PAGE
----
In Russia, the patient-centered approach is not yet recognized as a priority in doctor-patient communication. If a doctor introduces elements of this approach in conversation, his verbal actions are most likely based not on knowledge of specific communication methods, strategies and tactics, but on many years of experience. Many studies, mostly conducted by foreign colleagues, show that the distinctive feature of doctor-patient communication in Russia is that it is the doctor who determines the course of a conversation with the patient and most often makes a sole decision about the methods of treatment, while explaining the diagnosis using complex medical terminology.
In Russian reality, the predominance of the paternalistic model of communication is due not only to the unpreparedness and lack of knowledge of doctors about the basics of the patient-oriented approach, but also to the unwillingness of patients themselves to take some responsibility for the decision taken. Koerfer and Albus (2015) introduce the concept of the so-called "emancipated" patient, i.e. an equal, well-informed, educated patient with a mentality that allows for participation in the decision-making process. The medical discourse is currently forming the term "responsible patient", which should become the equivalent of "responsible citizen".
Despite the fact that FSES assumes only one discipline (Communication Psychology), which provides for training and "refreshing" communication skills, some medical educational institutions are aware of the need for an interdisciplinary approach to the issue of mastering communication skills. For example, in 2017 the International School of Doctor as a Humanist was established on the basis of the Institute of Linguistics and Intercultural Communication of I. M. Sechenov First Moscow State Medical University, which aims to return the humanitarian and communicative foundations to medicine, both at the level of education and at the level of practical activity of doctors (Markovina & Fedorovskaya, 2018; Wald, et al., 2019).
Since 2018, the Institute has regularly held seminars for senior students to improve their oral communication skills in a foreign language, modeling near-reality situations developed on the basis of authentic doctor-patient dialogues. The task of such seminars is not only to work out standard (and sometimes difficult) communication situations in a foreign language, but also to prepare students for internships abroad. There is also the improvement of communication skills as part of the program of additional professional education "Interpreter/translator in the field of professional communication". This program allows students not only to get a second higher education along with basic medical one, to improve their language skills, but also to master communication strategies and tactics of consulting conversation. Most of the program materials are based on authentic patient consultations (Imo et al., 2020).
Communication skills for improvement and complexity of program implementation
To improve professional medical communication skills, it is important to understand which ones are fundamental, necessary for the mutually beneficial exchange of information. Specialists identify three types of basic skills: content transmission skills, information transmission skills, and perception skills that are closely related and affect not only each other but the quality of communication in general (Kurz, 2002).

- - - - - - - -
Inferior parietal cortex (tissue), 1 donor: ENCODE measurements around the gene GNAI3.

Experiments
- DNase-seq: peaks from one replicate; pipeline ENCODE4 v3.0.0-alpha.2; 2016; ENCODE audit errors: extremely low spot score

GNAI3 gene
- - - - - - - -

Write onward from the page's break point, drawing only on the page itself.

The skills of content transmission include the doctor's understanding (or even awareness) of what information he or she provides to the patient. During the consultation conversation, the doctor should constantly check whether the content of the remarks is clear to the patient, whether this type of explanation is appropriate for the patient, how accurately the patient answers the questions and how informative the answers of the patient are, and if not, whether it is related to the wording of the question.
The skills of the information transmission include the ability to structure the consultation using different speech indexes and transitions that facilitate the perception of information. For example, introductions of adverbs formed from ordinal numerals (first, second ...), different types of questions, pauses and logical accents in the text create a structural form of speech.
Perceptual skills mean the processes of thinking and feeling, awareness of decisions made, the ability of listening to the patient to the end, consoling, giving hope, cheering. This also relates to the doctor's ability to identify factors that interfere with the patient's perception of information or distract the doctor himself. Sometimes patients refuse to go through prescribed procedures or take medication after they have seen a doctor and received a recommendation, and patients do not always inform the doctor of their decision. This leads to dissatisfaction of patients with the quality of services provided. Therefore, to develop a correct treatment plan that the patient will follow, it is necessary to understand the reactions and emotions of the patient to offer an alternative therapy option in time.